Science Mag: "no Indus script"

John Huntington huntington.2 at OSU.EDU
Fri Dec 17 18:20:05 EST 2004


Dear Colleagues,

I have read with great interest the Farmer, Sproat, and Witzel
article and have a couple of questions.

Why has no one compared the to what is to me a very obvious
comparison, Chinese seals?
Seals range in date from Zhou times onto the present and had the
language not been a forerunner of modern Chinese through a process of
continuous development, would have presented very similar problems to
those of the Harappan seals. All inscriptions are very short, one to
maybe eight characters, extremely varied in content, with some 2000
or so recognized as early as the Shang dynasty.  Shang inscriptions,
mostly on oracle bones, are also short but there are thousands of
them sometimes as many as twenty or so on one ox scapula so we do
have longer texts and more diverse texts(in a sense).  However, these
are an artifact of a fortune telling tradition which as is well known
is unique to China. Bronze inscriptions from the Shang are equally
terse often only one or two characters.

If as seems to be the case Harappan civilization seals were intended
a marker of possessions, the very diversity of signifier type seems
to suggest that there were indeed individualized, they would parallel
the Chinese usage almost exactly.

As for ephemera and the lack there of for most ancient civilizations-
we know for example that the Shang had brushes, a few have been
found, and silk, impressions of which have been found on bronze
vessels which were originally wrapped in the material. Did they write
on silk or bamboo tallys or other such ephemera, as far as I am aware
none has come to light yet. But the assumption is that they probably
did, because their successors did. We simply do not know who the
successors of the Harappans were so there can be no such assumption.

While certain types of ephemera is predictable, detailed usage is not
so without the finding something such a palm-leaf manuscripts one
cannot say they did exist, but not finding them in an area in which
there virtually no ephemera is being found simply is not a case for
"proving" that longer texts did not exist.

As for the inscribed shards, it is well known that the Greeks used
pottery shards to mark with the names of persons to be ostracized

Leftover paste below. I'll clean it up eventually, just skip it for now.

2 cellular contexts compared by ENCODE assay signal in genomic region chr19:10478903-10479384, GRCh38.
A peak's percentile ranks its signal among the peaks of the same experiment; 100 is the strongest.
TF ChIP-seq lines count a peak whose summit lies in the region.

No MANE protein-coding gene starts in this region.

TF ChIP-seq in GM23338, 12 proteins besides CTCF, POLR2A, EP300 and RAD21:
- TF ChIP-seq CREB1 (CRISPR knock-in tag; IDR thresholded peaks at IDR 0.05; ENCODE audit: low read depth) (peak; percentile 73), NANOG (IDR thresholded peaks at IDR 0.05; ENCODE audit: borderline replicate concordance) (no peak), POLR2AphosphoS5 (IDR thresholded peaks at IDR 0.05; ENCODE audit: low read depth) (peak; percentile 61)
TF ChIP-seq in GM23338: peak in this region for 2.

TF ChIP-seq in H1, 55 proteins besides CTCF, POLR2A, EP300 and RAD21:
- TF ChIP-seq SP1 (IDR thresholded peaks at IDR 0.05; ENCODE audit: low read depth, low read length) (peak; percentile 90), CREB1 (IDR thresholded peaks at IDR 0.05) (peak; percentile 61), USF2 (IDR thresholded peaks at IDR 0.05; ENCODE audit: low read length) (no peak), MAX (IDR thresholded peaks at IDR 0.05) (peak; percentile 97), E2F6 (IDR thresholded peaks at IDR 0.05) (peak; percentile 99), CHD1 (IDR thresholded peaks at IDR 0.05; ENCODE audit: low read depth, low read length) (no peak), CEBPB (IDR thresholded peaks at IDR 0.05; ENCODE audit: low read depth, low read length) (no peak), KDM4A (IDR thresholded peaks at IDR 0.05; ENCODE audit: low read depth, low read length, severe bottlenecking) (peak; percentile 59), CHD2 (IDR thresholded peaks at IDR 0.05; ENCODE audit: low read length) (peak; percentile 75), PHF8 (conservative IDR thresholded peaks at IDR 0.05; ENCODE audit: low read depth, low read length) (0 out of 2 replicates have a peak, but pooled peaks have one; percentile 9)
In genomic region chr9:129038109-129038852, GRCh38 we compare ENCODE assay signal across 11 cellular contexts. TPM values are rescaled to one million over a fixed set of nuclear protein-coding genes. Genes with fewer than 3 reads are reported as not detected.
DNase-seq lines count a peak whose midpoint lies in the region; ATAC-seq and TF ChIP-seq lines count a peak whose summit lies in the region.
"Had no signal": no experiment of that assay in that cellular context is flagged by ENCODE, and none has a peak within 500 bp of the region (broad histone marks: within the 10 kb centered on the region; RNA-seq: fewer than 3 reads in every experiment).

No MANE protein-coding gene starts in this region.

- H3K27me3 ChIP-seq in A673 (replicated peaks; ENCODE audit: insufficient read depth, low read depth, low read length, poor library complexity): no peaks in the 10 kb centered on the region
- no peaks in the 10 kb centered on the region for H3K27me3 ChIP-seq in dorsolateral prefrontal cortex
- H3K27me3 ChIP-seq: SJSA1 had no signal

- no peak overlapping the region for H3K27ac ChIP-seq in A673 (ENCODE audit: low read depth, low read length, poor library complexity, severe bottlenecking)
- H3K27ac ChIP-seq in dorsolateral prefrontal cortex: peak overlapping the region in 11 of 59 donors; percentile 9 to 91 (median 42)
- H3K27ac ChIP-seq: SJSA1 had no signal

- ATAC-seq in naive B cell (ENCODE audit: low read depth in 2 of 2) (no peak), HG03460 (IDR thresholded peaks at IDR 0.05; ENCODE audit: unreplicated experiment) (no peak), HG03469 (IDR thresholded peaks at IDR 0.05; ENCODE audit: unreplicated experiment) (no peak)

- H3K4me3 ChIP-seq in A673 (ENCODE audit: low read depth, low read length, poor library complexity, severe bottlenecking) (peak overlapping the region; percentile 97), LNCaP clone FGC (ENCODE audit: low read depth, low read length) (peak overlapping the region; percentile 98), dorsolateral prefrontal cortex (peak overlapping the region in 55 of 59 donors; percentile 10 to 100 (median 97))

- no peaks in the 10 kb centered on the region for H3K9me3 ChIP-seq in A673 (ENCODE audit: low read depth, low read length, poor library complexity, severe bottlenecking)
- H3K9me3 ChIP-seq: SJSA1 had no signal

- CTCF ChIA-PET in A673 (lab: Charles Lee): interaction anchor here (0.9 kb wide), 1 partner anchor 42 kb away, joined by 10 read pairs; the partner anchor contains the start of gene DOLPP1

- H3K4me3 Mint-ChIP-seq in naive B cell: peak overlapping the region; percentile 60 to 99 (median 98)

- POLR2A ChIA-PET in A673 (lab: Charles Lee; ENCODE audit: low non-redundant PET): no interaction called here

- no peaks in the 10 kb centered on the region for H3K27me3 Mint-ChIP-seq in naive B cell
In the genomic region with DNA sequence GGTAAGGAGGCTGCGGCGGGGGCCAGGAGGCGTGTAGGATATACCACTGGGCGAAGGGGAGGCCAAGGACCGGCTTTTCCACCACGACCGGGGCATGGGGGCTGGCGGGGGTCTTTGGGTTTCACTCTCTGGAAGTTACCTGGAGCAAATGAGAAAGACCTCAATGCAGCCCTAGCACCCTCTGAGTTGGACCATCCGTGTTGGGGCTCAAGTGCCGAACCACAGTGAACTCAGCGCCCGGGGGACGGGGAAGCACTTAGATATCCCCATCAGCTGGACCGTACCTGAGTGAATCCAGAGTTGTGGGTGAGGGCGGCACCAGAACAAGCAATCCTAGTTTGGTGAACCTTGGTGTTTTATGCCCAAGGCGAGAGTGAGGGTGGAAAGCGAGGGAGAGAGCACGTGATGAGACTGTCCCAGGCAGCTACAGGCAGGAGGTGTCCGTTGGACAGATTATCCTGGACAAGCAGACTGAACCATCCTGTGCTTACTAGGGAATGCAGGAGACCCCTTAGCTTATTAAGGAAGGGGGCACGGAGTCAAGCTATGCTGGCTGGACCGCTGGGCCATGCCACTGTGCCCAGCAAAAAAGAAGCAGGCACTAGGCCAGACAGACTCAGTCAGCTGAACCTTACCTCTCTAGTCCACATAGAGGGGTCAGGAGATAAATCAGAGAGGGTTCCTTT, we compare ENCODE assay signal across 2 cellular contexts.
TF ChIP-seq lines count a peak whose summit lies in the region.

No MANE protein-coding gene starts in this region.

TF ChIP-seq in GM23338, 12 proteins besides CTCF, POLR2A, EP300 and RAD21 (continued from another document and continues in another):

from society. Also short inscriptions but, of course, in a known
alphabet.

If the symbols are part of a symbolic notations system,  then there
should probably a comparison to a parallel system found on Indic
punch marked an tribal coins of the symbols on Sanchi stupa two
(which, by the way, will be on our website in just a few days) or the
auspicious markings on the Bharhut and Sanchi one Toranas.  There are
some survivals from Harappan symbology  on these sites tree chaityas,
for example.

It seems to me that Farmer, Sproat, and Witzel  have left a great
many unexplored comparisons in both languages and in symbol systems,
I know of more that dozen more that have proven to be very
challenging and bear some relationship to the problems that the raise.

Indeed the line between a symbol system and a written language is
itself a variety of shades of gray, think of the transition between
the Chinese pictorial glyph, to the logographic, to the ideographic.
How could one even imagine where draw a line?  Ho Ping-ti in his
Cradle of the East
found the clearly made potter's marks on the bottom of 6000 before
present Yang Shao culture to be at a  minimum "proto-writing." The
Chinese wrote with sharp tools just as the Harappans appear to have
done. Babylonians wrote with sharp sticks in wet clay. I for one will
continue to think of the Harappan seals as identifiers of belongings
and, "this belongs to Charlie," not much in the way of literature
whether it is said using pictorial glyphs, logographic glyphs,
ideographic glyphs, or alphabetic glyphs (even with ligatures).

Best of Holidays to all

John



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